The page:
Richard Aboulafia generously offered his time to be the subject of the first installment of a new series here at Flightblogger. This series will pose five questions to major aviation industry players to provide a unique view of global air transport.
Aboulafia currently serves as Vice-President of Analysis at the Teal Group Corporation. He is a highly respected member of the aviation industry and his commentary and analysis has appeared in far too many prestigious places to list here. In addition he is a graduate of my alma mater, The George Washington University, and holds a Masters degree in War Studies from King’s College, University of London. Aboulafia’s complete biography is available on his website.
Q: What do you think the biggest challenge Boeing faces moving forward with the 787?
A: I think the biggest challenge will be managing the 787 supply chain. It isn’t just the huge scope of responsibility entrusted to partners, it’s also the unprecedented production numbers. Higher resource prices will only worsen this potential problem.
Q: How should Boeing respond to the A350-1000? Stretch the 787-10 to 350 seats or upgrade the 777-300ER?
A: There’s a lot we don’t know about the A350. Any further design changes could greatly affect its competitiveness, probably for the better. That metal skeleton might either go away, or be replaced by a composite skeleton. But even with the current A350 design, the -1000 looks like a very respectable player, and Boeing should take it seriously as a competitive threat.
I think Qantas, and perhaps others, are expecting too much from a 787-10. One thing that makes the 787 a great design is that it is optimized for its current range/payload. The price for this optimization is limited growth potential. While a 300-seat 787-10 looks very promising, I think Boeing will introduce an all-new or major derivative 350-400 seat aircraft to replace the 777-300ER, probably around 2017. Given Boeing’s likely revenue and profit over the next ten years, there are no financial restraints on Boeing’s competitive response.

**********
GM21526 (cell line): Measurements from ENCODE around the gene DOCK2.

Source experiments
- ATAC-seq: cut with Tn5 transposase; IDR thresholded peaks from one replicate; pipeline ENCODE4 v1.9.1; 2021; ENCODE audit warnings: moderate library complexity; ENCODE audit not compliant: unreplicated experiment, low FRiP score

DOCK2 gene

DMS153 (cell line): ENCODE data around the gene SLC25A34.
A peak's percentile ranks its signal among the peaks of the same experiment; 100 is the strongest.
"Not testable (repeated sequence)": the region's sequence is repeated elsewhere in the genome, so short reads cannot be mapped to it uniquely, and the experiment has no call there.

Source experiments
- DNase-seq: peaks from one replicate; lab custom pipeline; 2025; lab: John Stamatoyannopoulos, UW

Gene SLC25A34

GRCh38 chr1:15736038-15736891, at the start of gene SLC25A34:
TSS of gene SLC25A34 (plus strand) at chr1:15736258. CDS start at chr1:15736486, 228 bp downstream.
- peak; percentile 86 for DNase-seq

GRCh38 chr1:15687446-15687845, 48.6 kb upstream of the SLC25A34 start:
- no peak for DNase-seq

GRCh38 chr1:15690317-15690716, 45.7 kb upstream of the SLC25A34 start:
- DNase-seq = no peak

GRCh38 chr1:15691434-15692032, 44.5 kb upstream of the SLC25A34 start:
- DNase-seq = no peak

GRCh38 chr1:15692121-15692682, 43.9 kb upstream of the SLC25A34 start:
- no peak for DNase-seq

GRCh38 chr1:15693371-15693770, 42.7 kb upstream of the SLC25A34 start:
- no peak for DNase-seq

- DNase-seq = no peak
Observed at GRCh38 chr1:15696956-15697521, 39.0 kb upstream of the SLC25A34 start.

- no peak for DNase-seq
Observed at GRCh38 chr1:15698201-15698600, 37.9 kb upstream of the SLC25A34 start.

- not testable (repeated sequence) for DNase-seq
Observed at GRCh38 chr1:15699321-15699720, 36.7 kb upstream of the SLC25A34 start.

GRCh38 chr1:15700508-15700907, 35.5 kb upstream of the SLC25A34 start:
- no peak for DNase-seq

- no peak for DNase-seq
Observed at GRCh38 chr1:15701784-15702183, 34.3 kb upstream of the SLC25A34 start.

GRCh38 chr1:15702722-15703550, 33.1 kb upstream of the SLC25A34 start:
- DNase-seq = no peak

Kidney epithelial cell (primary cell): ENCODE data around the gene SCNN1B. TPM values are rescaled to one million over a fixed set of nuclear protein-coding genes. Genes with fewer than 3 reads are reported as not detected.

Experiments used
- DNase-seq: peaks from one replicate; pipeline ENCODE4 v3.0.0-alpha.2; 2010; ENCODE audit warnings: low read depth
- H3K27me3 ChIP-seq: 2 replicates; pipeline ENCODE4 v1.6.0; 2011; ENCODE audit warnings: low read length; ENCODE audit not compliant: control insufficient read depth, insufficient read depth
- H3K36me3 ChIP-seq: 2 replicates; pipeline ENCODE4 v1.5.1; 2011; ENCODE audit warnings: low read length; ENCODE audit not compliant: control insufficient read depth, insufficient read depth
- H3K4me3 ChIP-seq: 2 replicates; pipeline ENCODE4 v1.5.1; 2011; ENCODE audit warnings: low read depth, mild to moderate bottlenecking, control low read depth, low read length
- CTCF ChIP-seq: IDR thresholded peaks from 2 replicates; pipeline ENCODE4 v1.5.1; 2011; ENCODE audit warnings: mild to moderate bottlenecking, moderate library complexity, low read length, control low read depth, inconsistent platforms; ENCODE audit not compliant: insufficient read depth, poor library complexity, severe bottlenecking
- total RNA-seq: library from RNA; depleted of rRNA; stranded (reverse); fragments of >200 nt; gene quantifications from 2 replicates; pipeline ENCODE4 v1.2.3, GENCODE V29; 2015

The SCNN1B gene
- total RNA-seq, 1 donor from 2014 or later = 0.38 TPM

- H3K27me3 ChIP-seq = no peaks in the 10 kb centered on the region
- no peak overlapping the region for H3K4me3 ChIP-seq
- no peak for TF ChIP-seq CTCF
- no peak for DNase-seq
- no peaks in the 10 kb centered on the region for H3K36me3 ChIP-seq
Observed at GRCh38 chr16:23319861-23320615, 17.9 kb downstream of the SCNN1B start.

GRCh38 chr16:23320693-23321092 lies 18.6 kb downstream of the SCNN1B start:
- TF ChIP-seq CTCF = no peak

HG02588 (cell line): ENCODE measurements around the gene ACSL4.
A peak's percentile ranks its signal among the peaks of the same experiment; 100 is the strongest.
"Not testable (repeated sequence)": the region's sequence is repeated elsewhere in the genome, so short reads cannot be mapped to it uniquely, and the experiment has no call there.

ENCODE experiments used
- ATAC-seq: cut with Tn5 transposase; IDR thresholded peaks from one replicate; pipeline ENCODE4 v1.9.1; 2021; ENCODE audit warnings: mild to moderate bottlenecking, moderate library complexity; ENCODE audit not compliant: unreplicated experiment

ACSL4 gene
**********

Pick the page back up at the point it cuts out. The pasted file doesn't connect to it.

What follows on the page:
Q: Will the 737/A320 replacement battle involve only Airbus and Boeing? Or do you think China, Japan, Canada, Brazil will make offerings?
A: I don’t think any of these players are in a position to launch a sucessful new narrowbody. Technically, there are few obstacles, but raising the money, getting the product right, selling it, and supporting it are huge challenges. But these players, especially Brazil, might well play a crucial partnership role in making the new Airbus and Boeing narrowbodies happen.
Q: What do you think aviation headlines will look like in 2017?
A: Top Five Headlines in 2017:
“Airbus Board Resolves Dubai-Abu Dhabi Ownership Spat”
“Aeroflot Begins Serving US Domestic Market; Southwest Braces For Competition” “Bombardier Continues CSeries Studies; Launch Possible In 2018″
“Vern Raburn: ‘Mistakes Were Made’”
“2017: Year Of The Very Light Jet”
Q: Is there anything thing you wish the industry was talking about that you believe is being ignored right now?
A: I think there are two important long-term trends affecting this industry that the media isn’t giving adequate attention. The first is manufacturing globalization, which has made the very idea of a national industry or a national aircraft completely irrelevant. The second is the growing financial power of the oil-rich countries, particularly the Gulf states and Russia. Their government and private capital will transform the world’s airline industries, and probably some of the manufacturing business too.